A study conducted by Charles Darwin University (CDU) and RMIT has found that a cannabis extract, called PHEC-66, can cause cell death in melanoma tumors.
Melanoma is a type of skin cancer which in 85% of cases is caused by overexposure to the sun. According to the charity Cancer Research, there are over 16,000 new cases of melanoma in the UK each year.
The peer-reviewed study, published in the journal Cells by RMIT’s Dr Ava Bachari, found that the cannabis extract binds to the receptors in melanoma cells, slowing down growth and increasing damage to the cells.
It is through this process that cells are tricked into killing themselves, study co-author and CDU pharmaceutical lecturer Dr Nazim Nassar explained. “The damage to the melanoma cell prevents it from dividing into new cells, and instead begins a programmed cell death, also known as apoptosis,” Dr. Nassar said.
“This is a growing area of important research because we need to understand cannabis extracts as much as possible, especially their potential to function as anticancer agents. If we know how they react to cancer cells, particularly in the cause of cell death, we can refine treatment techniques to be more specific, responsive and effective”.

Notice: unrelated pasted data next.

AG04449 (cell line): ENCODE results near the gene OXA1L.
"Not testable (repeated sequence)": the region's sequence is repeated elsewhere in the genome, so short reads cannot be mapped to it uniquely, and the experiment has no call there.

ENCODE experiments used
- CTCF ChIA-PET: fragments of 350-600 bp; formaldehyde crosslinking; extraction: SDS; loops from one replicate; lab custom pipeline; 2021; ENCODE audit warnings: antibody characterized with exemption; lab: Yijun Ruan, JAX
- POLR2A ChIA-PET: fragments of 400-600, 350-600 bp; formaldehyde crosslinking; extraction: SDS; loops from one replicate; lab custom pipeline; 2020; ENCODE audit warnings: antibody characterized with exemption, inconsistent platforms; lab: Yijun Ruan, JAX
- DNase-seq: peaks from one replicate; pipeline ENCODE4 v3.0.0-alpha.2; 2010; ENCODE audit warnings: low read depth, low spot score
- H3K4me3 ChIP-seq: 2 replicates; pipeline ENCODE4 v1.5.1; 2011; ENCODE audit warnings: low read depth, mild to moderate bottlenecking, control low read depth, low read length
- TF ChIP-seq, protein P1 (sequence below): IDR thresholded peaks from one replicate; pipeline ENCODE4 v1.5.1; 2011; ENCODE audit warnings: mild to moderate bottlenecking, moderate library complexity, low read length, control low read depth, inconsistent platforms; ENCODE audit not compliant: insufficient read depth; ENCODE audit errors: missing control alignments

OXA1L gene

The research in the study was carried out in vitro, meaning the cells were studied in the lab. However, the results add significant weight to the anti-cancer properties of cannabis and the impact of stimulating CB1 and CB2 receptors in the human body’s endocannabinoid system. The study authors have published several other studies on the therapeutic benefits of cannabinoids, and highlighted the potential of PHEC-66 and other cannabis extracts in cancer treatment. “Clinical uses of cannabis extracts include treatment for anxiety, cancer-related symptoms, epilepsy, and chronic pain. Intensive research into its potential for killing melanoma cells is only the start as we investigate how this knowledge can be applied to treating different types of cancers,” Dr Nassar said.
Researchers will now focus on developing an effective delivery system for PHEC-66 so that it can move into pre-clinical trials.